National Advert - Class Q
2nd November, 2017 by Acorus
Class Q-The Fall Back Position
The Permitted Development right which allows the conversion of agricultural buildings to dwellings has now been in place for approximately three and ahalf years. The right was introduced as Class MB of the General Permitted Development (Amendment and Consequential Provisions) (England) Order 2014. Following legislative update it is now Class Q of the General Permitted Development (England) Order 2015.
Since the introduction of Class MB it has been argued that Class MB/Q establishes the principle of residential development on a site, creating a“fall-back position”. This can then form the basis of a subsequent full planning application to try and expand on permitted development rights often making best use of asite by achieving development that isn’t within the rules of the permitted development right. Until now mixed results have been achieved when taking this approach, due to different views held by Local Planning Authorities. However, two recent cases have proved successful in West Sussex and Lincolnshire.
This case was a result of a Class MB application. Acorus saw an opportunity to turn the MB consent into a full planning consent on the basis development could occur anyway. The scheme submitted followed closely what was allowed by the permitted development right anyway, but with an increased curtilage and access improvements. The client is planning on selling the site, and so a full planning permission has advantages for this.
With the second case, residential consent was achieved under Class Q at Appeal for two buildings into one dwelling. A subsequent full planning application was then submitted to turn the two buildings into one house, with a new “link building” connecting the two together. The planning application was rejected by the Local Planning Authority but was successful at Appeal.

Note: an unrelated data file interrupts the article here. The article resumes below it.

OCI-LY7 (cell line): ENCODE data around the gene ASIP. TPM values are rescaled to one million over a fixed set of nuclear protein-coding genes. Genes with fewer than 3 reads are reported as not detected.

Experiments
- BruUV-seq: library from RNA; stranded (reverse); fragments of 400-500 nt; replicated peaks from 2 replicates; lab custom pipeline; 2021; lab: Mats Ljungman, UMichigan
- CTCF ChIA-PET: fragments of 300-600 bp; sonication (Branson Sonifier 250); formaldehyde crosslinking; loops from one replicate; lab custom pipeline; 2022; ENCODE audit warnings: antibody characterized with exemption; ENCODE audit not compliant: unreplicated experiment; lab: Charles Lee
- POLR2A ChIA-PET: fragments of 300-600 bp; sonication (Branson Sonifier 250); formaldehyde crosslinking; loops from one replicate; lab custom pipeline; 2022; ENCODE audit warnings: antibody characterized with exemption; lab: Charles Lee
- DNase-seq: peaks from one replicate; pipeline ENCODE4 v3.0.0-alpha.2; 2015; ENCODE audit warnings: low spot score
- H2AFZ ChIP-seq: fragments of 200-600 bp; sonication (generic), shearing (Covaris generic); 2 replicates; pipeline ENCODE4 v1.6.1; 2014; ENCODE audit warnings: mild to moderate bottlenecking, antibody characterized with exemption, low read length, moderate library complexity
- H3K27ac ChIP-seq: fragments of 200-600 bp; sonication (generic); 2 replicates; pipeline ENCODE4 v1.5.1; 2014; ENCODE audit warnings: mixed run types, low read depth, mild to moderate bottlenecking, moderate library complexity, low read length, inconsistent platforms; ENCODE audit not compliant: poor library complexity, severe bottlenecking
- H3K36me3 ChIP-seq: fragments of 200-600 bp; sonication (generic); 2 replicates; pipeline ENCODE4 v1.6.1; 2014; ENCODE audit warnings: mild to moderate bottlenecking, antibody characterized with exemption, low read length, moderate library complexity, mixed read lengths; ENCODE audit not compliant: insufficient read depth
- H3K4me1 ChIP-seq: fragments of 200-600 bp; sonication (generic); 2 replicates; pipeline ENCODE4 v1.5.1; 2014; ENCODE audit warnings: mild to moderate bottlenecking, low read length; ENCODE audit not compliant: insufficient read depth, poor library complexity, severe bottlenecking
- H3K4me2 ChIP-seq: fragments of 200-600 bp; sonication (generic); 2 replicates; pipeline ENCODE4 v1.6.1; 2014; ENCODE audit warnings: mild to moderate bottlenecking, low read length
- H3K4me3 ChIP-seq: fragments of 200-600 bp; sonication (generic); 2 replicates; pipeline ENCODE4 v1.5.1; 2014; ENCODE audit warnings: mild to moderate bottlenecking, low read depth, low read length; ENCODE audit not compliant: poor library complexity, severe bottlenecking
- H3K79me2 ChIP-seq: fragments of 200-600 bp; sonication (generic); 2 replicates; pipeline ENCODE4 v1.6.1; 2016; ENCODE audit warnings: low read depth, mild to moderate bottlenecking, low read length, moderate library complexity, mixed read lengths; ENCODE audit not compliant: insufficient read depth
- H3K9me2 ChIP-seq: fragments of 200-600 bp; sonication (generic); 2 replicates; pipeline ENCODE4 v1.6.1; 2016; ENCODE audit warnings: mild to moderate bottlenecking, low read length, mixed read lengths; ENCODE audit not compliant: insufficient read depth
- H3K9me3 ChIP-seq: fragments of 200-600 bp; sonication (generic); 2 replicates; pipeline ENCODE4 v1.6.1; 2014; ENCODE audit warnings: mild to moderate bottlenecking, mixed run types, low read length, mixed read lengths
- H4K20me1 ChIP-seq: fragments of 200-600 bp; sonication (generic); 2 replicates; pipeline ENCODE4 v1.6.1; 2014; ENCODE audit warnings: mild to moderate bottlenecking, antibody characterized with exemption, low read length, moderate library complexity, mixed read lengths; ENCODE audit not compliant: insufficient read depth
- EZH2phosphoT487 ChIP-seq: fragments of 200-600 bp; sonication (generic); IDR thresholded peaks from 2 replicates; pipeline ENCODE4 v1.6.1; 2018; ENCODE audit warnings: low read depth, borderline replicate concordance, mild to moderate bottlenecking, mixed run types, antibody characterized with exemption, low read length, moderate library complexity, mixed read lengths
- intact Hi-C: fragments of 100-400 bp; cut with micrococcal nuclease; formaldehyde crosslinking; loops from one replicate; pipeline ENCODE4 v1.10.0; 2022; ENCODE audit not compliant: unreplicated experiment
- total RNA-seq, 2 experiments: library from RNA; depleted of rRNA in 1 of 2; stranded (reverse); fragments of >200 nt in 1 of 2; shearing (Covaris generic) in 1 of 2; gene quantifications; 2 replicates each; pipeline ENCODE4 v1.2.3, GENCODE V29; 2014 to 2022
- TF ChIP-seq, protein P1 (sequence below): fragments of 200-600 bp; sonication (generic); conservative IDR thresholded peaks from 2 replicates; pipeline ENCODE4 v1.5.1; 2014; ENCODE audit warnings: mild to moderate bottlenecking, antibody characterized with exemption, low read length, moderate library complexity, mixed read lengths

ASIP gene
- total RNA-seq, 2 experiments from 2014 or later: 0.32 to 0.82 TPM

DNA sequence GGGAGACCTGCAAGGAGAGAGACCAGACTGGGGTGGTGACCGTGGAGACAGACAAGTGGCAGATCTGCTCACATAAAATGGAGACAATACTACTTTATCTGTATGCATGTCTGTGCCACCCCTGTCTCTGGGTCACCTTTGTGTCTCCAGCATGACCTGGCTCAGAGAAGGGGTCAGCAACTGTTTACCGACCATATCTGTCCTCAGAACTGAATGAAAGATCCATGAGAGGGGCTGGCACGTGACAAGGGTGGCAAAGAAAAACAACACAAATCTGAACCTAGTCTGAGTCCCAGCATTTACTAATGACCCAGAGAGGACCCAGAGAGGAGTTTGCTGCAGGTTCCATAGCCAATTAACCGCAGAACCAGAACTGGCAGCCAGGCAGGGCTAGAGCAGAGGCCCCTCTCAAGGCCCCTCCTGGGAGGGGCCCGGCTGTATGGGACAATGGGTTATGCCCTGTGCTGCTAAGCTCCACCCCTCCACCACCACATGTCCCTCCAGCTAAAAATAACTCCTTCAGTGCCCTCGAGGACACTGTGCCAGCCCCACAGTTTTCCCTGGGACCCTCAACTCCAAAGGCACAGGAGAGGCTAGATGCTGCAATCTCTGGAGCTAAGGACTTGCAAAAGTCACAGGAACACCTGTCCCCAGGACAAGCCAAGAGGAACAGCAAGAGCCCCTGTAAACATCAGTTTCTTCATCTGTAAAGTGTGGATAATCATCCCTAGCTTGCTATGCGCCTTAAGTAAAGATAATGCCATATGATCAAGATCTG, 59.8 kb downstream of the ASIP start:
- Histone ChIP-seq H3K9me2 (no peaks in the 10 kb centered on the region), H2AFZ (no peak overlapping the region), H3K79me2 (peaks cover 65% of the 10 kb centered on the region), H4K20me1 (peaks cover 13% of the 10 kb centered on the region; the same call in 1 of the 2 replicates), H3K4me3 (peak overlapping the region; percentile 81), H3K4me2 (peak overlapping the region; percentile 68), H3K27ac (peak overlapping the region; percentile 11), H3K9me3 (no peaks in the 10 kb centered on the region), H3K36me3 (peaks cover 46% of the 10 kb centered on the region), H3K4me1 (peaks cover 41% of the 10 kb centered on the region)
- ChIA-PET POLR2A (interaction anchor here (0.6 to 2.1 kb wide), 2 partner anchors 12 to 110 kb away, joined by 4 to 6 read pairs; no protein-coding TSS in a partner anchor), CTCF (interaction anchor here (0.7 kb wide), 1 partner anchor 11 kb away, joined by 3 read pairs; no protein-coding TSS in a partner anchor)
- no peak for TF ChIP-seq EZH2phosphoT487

The above approach has been strengthened by a recent Court of Appeal Ruling, Mansell v Tonbridge and Malling Borough Council , which upheld the view that Class Q does indeed create a fall back position. In that instance the proposed development related to the complete demolition of a building with consent for three dwellings under Class Q, and the construction of three brand new dwellings. There was a beneﬁt for that particular site in doing this. This court case now strengthens the use of the fall back position in full planning applications with such schemes.
If you have a building with Class Q consent or a building that might beneﬁt from Class Q development, it could be worth a further planning application to maximise potential or make additions to a design that wouldn’t have been approved under Class Q. This is something that Acorus is well placed to assist with. In addition if you would like more information on the above please contact one of our ofﬁces and speak to a planning consultant.